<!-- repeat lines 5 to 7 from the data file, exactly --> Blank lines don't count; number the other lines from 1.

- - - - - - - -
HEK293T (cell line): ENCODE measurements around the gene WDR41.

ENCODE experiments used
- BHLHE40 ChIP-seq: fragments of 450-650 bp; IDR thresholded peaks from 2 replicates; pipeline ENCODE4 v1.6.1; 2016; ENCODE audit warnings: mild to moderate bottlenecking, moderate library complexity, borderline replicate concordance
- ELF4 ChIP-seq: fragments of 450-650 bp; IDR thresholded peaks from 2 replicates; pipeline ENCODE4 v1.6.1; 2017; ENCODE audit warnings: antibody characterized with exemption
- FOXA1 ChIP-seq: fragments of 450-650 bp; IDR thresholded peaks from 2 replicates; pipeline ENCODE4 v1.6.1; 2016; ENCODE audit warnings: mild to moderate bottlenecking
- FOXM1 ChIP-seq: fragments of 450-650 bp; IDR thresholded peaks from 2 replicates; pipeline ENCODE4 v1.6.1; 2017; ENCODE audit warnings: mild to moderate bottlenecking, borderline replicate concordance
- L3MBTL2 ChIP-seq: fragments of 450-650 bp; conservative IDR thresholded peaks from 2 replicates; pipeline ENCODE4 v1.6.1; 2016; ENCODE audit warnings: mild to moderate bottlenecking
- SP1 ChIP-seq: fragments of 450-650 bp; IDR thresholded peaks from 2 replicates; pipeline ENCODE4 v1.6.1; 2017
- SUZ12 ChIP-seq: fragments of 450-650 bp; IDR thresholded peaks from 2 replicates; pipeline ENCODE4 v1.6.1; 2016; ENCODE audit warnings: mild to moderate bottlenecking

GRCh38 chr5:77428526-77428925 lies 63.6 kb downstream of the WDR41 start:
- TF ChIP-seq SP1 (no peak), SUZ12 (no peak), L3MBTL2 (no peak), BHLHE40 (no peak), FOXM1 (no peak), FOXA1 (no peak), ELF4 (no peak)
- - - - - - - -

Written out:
- FOXA1 ChIP-seq: fragments of 450-650 bp; IDR thresholded peaks from 2 replicates; pipeline ENCODE4 v1.6.1; 2016; ENCODE audit warnings: mild to moderate bottlenecking
- FOXM1 ChIP-seq: fragments of 450-650 bp; IDR thresholded peaks from 2 replicates; pipeline ENCODE4 v1.6.1; 2017; ENCODE audit warnings: mild to moderate bottlenecking, borderline replicate concordance
- L3MBTL2 ChIP-seq: fragments of 450-650 bp; conservative IDR thresholded peaks from 2 replicates; pipeline ENCODE4 v1.6.1; 2016; ENCODE audit warnings: mild to moderate bottlenecking